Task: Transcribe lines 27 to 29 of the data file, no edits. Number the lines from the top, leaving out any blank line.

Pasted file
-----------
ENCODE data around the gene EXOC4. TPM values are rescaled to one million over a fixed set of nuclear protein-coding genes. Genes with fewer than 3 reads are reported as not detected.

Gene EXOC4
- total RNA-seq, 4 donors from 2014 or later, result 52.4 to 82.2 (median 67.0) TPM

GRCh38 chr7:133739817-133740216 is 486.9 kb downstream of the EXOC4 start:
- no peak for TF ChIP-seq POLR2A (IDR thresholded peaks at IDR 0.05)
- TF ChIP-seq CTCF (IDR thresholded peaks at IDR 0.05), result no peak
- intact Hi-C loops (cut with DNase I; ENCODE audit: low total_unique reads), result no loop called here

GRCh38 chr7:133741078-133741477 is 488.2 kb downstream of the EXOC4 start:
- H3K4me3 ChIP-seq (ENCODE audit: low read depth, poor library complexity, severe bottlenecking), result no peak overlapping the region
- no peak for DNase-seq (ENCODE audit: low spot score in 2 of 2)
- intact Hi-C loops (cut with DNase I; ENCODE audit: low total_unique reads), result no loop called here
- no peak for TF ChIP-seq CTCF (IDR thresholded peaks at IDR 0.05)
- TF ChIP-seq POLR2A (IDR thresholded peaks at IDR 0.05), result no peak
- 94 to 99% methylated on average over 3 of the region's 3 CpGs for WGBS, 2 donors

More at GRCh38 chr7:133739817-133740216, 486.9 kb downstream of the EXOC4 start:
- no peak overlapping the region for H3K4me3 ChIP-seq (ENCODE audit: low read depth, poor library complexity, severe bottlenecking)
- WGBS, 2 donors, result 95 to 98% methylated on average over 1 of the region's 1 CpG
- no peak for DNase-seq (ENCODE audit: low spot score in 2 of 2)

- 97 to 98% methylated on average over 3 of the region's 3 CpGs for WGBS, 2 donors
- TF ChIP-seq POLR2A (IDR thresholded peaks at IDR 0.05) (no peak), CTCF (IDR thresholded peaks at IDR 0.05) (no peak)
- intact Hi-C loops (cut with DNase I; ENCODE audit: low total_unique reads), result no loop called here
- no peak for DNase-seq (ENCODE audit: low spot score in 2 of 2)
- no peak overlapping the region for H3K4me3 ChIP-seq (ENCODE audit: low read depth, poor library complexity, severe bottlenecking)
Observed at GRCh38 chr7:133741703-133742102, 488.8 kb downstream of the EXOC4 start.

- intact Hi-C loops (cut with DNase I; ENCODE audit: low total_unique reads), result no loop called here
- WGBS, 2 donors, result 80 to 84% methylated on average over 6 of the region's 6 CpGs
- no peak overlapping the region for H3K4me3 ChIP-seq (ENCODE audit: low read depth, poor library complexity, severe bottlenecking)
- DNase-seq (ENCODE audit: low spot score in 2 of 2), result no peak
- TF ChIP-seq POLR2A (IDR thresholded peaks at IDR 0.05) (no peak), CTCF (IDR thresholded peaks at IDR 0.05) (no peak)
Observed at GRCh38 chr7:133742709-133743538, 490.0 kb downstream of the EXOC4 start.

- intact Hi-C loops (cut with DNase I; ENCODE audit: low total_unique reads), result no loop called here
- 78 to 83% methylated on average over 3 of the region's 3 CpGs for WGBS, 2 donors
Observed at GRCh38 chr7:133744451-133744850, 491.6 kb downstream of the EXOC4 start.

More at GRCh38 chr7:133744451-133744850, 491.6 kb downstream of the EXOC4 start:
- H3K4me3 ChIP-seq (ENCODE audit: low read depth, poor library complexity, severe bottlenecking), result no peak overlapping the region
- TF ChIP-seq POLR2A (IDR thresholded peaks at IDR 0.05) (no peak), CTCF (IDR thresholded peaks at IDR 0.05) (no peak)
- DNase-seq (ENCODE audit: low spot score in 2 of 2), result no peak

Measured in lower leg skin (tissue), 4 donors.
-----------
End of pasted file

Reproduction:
- no peak overlapping the region for H3K4me3 ChIP-seq (ENCODE audit: low read depth, poor library complexity, severe bottlenecking)
- DNase-seq (ENCODE audit: low spot score in 2 of 2), result no peak
- TF ChIP-seq POLR2A (IDR thresholded peaks at IDR 0.05) (no peak), CTCF (IDR thresholded peaks at IDR 0.05) (no peak)